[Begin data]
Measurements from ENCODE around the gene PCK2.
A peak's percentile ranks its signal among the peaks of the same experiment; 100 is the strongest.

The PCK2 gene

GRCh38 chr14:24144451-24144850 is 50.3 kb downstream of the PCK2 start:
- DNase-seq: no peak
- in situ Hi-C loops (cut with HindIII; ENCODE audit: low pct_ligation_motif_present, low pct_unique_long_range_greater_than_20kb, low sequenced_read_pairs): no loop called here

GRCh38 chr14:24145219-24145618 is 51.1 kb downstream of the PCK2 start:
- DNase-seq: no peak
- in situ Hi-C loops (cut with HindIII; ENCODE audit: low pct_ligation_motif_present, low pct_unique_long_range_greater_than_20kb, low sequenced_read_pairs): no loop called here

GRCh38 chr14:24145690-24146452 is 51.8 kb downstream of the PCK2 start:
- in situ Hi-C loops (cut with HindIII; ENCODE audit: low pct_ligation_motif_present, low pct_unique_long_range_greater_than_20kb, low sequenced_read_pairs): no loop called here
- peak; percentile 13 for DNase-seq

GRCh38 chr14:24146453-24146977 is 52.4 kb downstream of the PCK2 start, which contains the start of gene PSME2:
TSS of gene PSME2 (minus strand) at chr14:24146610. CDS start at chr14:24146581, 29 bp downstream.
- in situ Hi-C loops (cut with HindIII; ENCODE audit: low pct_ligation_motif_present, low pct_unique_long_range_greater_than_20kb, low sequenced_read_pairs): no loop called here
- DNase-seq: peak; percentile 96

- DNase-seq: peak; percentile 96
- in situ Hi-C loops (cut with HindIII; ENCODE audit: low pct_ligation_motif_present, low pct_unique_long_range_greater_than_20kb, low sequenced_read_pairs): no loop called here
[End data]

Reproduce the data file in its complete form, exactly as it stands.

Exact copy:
Measurements from ENCODE around the gene PCK2.
A peak's percentile ranks its signal among the peaks of the same experiment; 100 is the strongest.

The PCK2 gene

GRCh38 chr14:24144451-24144850 is 50.3 kb downstream of the PCK2 start:
- DNase-seq: no peak
- in situ Hi-C loops (cut with HindIII; ENCODE audit: low pct_ligation_motif_present, low pct_unique_long_range_greater_than_20kb, low sequenced_read_pairs): no loop called here

GRCh38 chr14:24145219-24145618 is 51.1 kb downstream of the PCK2 start:
- DNase-seq: no peak
- in situ Hi-C loops (cut with HindIII; ENCODE audit: low pct_ligation_motif_present, low pct_unique_long_range_greater_than_20kb, low sequenced_read_pairs): no loop called here

GRCh38 chr14:24145690-24146452 is 51.8 kb downstream of the PCK2 start:
- in situ Hi-C loops (cut with HindIII; ENCODE audit: low pct_ligation_motif_present, low pct_unique_long_range_greater_than_20kb, low sequenced_read_pairs): no loop called here
- peak; percentile 13 for DNase-seq

GRCh38 chr14:24146453-24146977 is 52.4 kb downstream of the PCK2 start, which contains the start of gene PSME2:
TSS of gene PSME2 (minus strand) at chr14:24146610. CDS start at chr14:24146581, 29 bp downstream.
- in situ Hi-C loops (cut with HindIII; ENCODE audit: low pct_ligation_motif_present, low pct_unique_long_range_greater_than_20kb, low sequenced_read_pairs): no loop called here
- DNase-seq: peak; percentile 96

- DNase-seq: peak; percentile 96
- in situ Hi-C loops (cut with HindIII; ENCODE audit: low pct_ligation_motif_present, low pct_unique_long_range_greater_than_20kb, low sequenced_read_pairs): no loop called here